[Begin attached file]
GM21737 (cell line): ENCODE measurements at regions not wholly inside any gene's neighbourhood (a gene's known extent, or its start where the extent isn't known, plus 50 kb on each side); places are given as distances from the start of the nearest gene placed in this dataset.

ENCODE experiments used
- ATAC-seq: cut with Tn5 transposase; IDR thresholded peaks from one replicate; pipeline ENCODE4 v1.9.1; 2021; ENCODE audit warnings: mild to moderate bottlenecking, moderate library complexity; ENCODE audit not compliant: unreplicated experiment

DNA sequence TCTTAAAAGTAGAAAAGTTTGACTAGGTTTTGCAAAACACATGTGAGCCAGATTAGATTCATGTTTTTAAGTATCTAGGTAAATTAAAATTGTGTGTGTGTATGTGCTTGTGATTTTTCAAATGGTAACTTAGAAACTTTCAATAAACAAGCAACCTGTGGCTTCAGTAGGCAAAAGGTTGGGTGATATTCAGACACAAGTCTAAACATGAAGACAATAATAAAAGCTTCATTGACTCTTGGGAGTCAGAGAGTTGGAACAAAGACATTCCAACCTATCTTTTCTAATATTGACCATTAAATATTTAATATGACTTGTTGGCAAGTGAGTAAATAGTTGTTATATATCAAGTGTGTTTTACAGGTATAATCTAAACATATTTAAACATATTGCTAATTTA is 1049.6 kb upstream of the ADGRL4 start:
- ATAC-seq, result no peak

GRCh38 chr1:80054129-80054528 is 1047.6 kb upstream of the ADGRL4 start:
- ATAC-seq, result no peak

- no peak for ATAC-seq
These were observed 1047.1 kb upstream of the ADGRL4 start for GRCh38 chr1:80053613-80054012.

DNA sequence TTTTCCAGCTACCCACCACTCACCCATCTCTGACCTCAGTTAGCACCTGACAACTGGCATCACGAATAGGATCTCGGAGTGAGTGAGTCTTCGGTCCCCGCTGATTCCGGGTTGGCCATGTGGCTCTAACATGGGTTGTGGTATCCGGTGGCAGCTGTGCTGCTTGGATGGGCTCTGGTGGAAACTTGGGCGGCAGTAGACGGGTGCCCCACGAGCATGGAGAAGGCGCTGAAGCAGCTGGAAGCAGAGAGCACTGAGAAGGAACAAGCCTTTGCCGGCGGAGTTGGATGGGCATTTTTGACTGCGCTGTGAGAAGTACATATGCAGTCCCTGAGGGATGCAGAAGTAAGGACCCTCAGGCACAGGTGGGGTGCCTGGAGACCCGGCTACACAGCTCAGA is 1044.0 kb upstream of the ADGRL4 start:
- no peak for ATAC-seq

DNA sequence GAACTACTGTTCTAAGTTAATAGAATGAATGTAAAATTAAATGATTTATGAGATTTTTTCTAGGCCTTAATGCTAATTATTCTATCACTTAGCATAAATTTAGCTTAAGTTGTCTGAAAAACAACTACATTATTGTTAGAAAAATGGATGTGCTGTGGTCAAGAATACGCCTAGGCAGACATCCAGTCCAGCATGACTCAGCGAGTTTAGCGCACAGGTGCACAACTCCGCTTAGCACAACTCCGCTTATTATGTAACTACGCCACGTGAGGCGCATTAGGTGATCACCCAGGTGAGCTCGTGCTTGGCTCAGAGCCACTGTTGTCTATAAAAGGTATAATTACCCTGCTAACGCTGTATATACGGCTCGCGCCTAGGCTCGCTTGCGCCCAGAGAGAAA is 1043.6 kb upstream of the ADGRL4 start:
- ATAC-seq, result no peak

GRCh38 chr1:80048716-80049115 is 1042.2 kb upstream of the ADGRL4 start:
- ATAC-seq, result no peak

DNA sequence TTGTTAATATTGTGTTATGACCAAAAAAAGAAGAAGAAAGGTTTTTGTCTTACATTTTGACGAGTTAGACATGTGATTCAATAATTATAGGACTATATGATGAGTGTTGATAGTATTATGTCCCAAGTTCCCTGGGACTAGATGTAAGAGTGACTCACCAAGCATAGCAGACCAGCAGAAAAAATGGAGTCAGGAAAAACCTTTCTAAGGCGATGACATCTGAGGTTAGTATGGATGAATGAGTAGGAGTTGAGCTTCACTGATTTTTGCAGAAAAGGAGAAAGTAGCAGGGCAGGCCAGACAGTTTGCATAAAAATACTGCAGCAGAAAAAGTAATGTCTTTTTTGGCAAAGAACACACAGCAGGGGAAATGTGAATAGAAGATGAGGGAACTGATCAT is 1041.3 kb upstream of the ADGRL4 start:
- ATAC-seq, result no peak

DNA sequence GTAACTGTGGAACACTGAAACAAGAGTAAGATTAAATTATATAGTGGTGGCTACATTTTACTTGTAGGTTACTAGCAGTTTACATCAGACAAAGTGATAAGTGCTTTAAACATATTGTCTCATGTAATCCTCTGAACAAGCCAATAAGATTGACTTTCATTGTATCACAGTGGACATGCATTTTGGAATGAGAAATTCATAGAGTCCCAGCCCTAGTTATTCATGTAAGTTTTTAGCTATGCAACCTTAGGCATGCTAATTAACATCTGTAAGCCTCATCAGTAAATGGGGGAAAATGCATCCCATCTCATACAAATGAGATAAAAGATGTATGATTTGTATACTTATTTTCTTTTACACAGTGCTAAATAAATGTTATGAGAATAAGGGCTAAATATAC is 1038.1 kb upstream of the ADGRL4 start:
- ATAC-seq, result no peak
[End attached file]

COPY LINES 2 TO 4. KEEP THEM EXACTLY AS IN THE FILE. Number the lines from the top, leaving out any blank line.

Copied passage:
ENCODE experiments used
- ATAC-seq: cut with Tn5 transposase; IDR thresholded peaks from one replicate; pipeline ENCODE4 v1.9.1; 2021; ENCODE audit warnings: mild to moderate bottlenecking, moderate library complexity; ENCODE audit not compliant: unreplicated experiment

DNA sequence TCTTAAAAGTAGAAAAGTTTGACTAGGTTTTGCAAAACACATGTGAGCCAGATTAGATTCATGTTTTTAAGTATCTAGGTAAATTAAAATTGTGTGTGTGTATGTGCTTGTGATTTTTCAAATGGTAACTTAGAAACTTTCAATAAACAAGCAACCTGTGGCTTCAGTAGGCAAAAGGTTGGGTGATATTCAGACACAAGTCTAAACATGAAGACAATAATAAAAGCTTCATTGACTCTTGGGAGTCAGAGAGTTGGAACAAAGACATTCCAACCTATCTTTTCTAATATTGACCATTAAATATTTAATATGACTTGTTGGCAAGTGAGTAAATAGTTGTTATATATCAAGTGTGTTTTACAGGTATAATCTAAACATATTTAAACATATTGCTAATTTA is 1049.6 kb upstream of the ADGRL4 start: